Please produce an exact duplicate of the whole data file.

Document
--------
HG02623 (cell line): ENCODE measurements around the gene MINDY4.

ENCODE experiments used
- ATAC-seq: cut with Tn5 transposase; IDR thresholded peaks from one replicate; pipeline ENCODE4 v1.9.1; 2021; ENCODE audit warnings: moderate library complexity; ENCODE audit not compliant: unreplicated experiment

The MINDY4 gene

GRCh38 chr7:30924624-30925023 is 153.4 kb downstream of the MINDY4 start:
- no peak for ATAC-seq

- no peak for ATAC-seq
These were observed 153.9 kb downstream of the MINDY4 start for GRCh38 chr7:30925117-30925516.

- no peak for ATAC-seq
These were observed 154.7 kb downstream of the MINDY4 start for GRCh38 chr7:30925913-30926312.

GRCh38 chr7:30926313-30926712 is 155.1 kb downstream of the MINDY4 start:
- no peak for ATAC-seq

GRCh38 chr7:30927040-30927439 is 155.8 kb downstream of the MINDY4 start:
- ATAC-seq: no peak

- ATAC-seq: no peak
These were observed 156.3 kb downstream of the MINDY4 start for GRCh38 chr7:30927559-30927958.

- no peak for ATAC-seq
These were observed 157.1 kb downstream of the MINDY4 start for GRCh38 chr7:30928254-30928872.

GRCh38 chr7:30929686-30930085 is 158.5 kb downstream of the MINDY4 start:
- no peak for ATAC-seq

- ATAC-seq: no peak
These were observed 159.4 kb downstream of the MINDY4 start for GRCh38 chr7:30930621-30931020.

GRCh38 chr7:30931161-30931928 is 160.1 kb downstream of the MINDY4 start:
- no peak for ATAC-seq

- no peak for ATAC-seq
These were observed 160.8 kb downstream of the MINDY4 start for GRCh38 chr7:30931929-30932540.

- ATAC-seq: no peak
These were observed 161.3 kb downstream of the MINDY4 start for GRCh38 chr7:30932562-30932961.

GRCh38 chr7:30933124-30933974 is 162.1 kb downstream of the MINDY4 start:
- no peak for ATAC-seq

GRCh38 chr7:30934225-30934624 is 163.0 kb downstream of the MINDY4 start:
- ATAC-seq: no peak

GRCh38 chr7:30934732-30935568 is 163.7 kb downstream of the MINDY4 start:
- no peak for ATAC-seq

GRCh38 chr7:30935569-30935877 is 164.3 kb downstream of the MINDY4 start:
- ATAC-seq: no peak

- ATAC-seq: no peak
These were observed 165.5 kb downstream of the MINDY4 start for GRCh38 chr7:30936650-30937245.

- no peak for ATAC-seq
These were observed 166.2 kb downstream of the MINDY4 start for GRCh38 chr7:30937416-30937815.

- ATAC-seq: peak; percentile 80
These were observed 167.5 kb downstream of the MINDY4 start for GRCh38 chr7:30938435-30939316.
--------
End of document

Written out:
HG02623 (cell line): ENCODE measurements around the gene MINDY4.

ENCODE experiments used
- ATAC-seq: cut with Tn5 transposase; IDR thresholded peaks from one replicate; pipeline ENCODE4 v1.9.1; 2021; ENCODE audit warnings: moderate library complexity; ENCODE audit not compliant: unreplicated experiment

The MINDY4 gene

GRCh38 chr7:30924624-30925023 is 153.4 kb downstream of the MINDY4 start:
- no peak for ATAC-seq

- no peak for ATAC-seq
These were observed 153.9 kb downstream of the MINDY4 start for GRCh38 chr7:30925117-30925516.

- no peak for ATAC-seq
These were observed 154.7 kb downstream of the MINDY4 start for GRCh38 chr7:30925913-30926312.

GRCh38 chr7:30926313-30926712 is 155.1 kb downstream of the MINDY4 start:
- no peak for ATAC-seq

GRCh38 chr7:30927040-30927439 is 155.8 kb downstream of the MINDY4 start:
- ATAC-seq: no peak

- ATAC-seq: no peak
These were observed 156.3 kb downstream of the MINDY4 start for GRCh38 chr7:30927559-30927958.

- no peak for ATAC-seq
These were observed 157.1 kb downstream of the MINDY4 start for GRCh38 chr7:30928254-30928872.

GRCh38 chr7:30929686-30930085 is 158.5 kb downstream of the MINDY4 start:
- no peak for ATAC-seq

- ATAC-seq: no peak
These were observed 159.4 kb downstream of the MINDY4 start for GRCh38 chr7:30930621-30931020.

GRCh38 chr7:30931161-30931928 is 160.1 kb downstream of the MINDY4 start:
- no peak for ATAC-seq

- no peak for ATAC-seq
These were observed 160.8 kb downstream of the MINDY4 start for GRCh38 chr7:30931929-30932540.

- ATAC-seq: no peak
These were observed 161.3 kb downstream of the MINDY4 start for GRCh38 chr7:30932562-30932961.

GRCh38 chr7:30933124-30933974 is 162.1 kb downstream of the MINDY4 start:
- no peak for ATAC-seq

GRCh38 chr7:30934225-30934624 is 163.0 kb downstream of the MINDY4 start:
- ATAC-seq: no peak

GRCh38 chr7:30934732-30935568 is 163.7 kb downstream of the MINDY4 start:
- no peak for ATAC-seq

GRCh38 chr7:30935569-30935877 is 164.3 kb downstream of the MINDY4 start:
- ATAC-seq: no peak

- ATAC-seq: no peak
These were observed 165.5 kb downstream of the MINDY4 start for GRCh38 chr7:30936650-30937245.

- no peak for ATAC-seq
These were observed 166.2 kb downstream of the MINDY4 start for GRCh38 chr7:30937416-30937815.

- ATAC-seq: peak; percentile 80
These were observed 167.5 kb downstream of the MINDY4 start for GRCh38 chr7:30938435-30939316.